Food trucks offer upscale curbside fare
It’s not just half-smokes and hot pretzels anymore.
Navigating D.C.’s workday traffic and its equally challenging regulatory obstacle course, an ever-growing fleet of food truck entrepreneurs are touting the variety and convenience of delivering authentic regional foods right to the curbsides and doorsteps of Washington’s hungry and time pressed.
“There’s a lot of places in D.C. where there aren’t many food options,” said Alex Tsamouras, owner, head chef and chief bottle washer of Feelin‘ Crabby? The food truck, founded in June 2011, sells a variety of crab entrees. “There’s nothing really within walking distance of these buildings,” he said, pointing to the buildings surrounding 19th Street and Virginia Avenue Northwest.
As one of two seafood-only trucks among the 685 licensed roadway vendors, Feelin‘ Crabby? serves two main dishes, including a signature $11 “Crabwich,” heaped high with fresh jumbo Maryland crab. On the side, the menu includes crab soup, potato chips and soft drinks marketed to a client base of “crabivores.”
High-end cuisine food trucks are booming in Washington and cities across the country, attracting rabid fans and, at times, equally rabid critics who complain of the vendor’s unfair edge over established brick-and-mortar competitors. The District is currently weighing a package of regulations to bring order to the sometimes fractious relationship.
“On a good day, we could get up to 100 customers,” said Mr. Tsamouras, who thrives on the lunchtime rush of business and office workers who look to food trucks to deliver them from the dullness of corporate cafeterias and brown bags filled with leftovers.
He praised the selection and growing sophistication of food truck fare and added that a major appeal of the trucks is the convenience of being right outside the office. “Food trucks just bring a high quality of a variety of food,” said Mr. Sheridan.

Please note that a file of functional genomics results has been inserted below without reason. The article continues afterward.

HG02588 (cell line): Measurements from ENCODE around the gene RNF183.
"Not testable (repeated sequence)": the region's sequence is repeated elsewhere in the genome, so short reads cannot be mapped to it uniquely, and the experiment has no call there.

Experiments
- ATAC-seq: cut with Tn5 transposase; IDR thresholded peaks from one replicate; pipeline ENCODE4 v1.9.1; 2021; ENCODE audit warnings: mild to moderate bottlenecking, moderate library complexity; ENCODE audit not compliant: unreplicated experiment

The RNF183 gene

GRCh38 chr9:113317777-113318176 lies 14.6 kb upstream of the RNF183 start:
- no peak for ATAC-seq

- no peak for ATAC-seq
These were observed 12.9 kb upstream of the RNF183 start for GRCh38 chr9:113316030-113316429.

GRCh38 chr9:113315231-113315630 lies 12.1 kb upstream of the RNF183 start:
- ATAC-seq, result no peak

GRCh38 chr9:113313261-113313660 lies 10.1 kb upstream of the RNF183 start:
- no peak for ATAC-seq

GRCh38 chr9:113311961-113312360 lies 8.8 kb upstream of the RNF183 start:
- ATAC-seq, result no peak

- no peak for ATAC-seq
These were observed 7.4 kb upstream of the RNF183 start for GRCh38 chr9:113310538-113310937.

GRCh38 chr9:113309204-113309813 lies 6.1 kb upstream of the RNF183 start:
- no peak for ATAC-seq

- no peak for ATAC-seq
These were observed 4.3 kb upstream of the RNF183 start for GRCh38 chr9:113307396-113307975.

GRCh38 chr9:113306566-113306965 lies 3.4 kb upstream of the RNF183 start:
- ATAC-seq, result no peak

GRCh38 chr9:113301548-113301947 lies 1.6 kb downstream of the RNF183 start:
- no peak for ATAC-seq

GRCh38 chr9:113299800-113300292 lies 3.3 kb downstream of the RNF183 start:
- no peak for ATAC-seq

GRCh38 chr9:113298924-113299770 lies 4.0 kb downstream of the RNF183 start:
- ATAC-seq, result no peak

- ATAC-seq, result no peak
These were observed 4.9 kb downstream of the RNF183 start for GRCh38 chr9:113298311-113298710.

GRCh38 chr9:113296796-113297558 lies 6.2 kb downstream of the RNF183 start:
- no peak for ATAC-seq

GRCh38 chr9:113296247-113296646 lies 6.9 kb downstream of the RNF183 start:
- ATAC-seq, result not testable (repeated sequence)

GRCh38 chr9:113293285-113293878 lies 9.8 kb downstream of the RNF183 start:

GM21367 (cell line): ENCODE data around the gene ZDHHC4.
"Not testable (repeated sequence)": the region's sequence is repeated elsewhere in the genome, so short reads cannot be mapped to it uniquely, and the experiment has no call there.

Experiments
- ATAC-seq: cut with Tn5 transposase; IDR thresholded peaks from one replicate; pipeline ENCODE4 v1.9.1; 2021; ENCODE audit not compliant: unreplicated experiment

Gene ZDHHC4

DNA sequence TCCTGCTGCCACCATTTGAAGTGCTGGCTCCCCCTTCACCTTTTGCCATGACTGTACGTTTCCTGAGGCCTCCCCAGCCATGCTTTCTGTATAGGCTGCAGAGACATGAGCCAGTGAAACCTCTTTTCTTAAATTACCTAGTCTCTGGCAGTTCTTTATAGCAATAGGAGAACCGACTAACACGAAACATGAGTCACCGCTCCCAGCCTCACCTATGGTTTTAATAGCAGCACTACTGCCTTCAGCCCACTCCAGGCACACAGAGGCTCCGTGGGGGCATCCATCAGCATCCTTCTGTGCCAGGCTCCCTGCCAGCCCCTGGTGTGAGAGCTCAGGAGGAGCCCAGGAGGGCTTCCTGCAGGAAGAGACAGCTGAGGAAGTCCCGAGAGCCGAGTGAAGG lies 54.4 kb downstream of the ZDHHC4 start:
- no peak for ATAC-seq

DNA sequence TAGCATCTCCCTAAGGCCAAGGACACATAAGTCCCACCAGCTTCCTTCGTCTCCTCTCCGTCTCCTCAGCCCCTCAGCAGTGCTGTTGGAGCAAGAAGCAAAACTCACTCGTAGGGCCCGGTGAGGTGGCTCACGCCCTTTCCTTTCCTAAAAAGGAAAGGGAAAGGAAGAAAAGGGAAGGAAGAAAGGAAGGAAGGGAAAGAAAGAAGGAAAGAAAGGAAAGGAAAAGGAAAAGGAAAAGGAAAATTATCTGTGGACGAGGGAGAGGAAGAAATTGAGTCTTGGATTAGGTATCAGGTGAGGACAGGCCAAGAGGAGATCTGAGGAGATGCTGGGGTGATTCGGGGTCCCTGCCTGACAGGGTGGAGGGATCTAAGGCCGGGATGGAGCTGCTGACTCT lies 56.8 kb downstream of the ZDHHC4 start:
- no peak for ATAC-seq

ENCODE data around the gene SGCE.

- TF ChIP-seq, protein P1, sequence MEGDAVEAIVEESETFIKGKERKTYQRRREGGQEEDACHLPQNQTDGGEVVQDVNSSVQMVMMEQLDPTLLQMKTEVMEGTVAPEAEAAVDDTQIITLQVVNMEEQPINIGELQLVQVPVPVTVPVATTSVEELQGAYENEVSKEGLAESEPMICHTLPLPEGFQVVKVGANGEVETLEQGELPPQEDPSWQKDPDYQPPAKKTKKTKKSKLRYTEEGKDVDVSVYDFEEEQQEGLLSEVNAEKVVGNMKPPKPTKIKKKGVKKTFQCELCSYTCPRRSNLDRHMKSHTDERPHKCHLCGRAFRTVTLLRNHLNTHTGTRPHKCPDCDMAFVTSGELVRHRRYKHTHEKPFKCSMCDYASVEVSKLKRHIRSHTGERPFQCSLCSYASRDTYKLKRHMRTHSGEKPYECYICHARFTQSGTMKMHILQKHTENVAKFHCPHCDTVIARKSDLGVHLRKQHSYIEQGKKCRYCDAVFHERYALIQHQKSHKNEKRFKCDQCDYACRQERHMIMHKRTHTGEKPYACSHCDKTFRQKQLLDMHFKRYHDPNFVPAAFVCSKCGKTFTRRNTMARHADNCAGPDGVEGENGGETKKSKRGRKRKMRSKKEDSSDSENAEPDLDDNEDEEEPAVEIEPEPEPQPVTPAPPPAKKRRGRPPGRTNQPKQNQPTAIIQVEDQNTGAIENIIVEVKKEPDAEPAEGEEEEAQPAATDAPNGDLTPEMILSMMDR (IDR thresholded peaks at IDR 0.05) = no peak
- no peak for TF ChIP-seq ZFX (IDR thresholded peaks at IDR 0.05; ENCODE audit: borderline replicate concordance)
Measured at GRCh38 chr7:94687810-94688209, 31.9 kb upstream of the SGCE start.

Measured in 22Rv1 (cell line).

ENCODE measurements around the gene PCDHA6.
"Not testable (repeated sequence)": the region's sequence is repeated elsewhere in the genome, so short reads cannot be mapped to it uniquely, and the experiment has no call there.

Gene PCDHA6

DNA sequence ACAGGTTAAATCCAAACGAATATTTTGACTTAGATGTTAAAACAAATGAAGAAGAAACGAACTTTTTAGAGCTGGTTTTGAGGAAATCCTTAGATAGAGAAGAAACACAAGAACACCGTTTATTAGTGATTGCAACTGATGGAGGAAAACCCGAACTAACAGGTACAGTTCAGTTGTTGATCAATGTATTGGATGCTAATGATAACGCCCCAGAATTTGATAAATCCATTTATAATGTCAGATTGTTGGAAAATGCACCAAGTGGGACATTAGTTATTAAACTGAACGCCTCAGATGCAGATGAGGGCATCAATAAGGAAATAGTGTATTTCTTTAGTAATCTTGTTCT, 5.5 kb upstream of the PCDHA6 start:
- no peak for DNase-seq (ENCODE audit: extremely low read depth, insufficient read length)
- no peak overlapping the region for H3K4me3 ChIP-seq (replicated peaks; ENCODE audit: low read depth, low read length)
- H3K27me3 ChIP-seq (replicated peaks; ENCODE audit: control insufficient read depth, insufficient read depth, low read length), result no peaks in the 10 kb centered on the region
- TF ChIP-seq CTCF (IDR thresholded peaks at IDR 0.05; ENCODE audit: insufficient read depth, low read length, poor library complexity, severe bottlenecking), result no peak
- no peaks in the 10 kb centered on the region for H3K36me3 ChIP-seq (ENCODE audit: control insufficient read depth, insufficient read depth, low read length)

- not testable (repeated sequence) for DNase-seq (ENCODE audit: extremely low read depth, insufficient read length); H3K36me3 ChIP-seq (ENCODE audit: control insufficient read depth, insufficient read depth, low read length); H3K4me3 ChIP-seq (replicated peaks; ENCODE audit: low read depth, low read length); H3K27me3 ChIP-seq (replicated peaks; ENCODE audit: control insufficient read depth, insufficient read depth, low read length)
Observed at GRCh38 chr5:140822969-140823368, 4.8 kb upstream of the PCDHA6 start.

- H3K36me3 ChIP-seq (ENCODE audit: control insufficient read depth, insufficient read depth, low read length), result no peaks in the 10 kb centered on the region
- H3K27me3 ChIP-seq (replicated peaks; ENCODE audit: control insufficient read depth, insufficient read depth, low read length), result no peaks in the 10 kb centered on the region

Government licenses for food trucks aren’t just handed out, however. Getting a license in Washington is a six-step application process through the District of Columbia regulatory affairs office (DCRA). Would-be entrepreneurs must first navigate the application criteria and pay fees like any other restaurant or street vendor.
“We’re really excited about this phenomena,” said Heather Vargas, program manager of communications for the DCRA. Ms. Vargas explained that city officials are keen on working closely with food trucks to promote the industry and achieve a better cooperative relationship.
The relationship was tested after the District government put out a 67-page proposal designed to upgrade regulations — on parking, idling-time limits and operating hours, among other things — that were promulgated 30 years ago, when the only food trucks on the road sold popsicles and Nutty Buddy ice cream bars. The regulations, first announced by Mayor Vincent C. Gray in January, are expected to be in place by the end of the year.
The D.C. Food Truck Association, the local industry’s trade group, said it generally supports the city’s plans, and predicts the new rules will ease some tensions that have come up in recent years.
But the association also said it has reservations about several of the regulations, including the plans for vaguely defined “food development zones” that could give local officials greater say on where food truck can operate and park, and a requirement that food trucks close by 10 p.m. on weekdays and 1 a.m. on weekends — seen as a concession to traditional bars and restaurants.
Still, food truck owners say they welcome the overall stability and clarity the updated regulations could bring.
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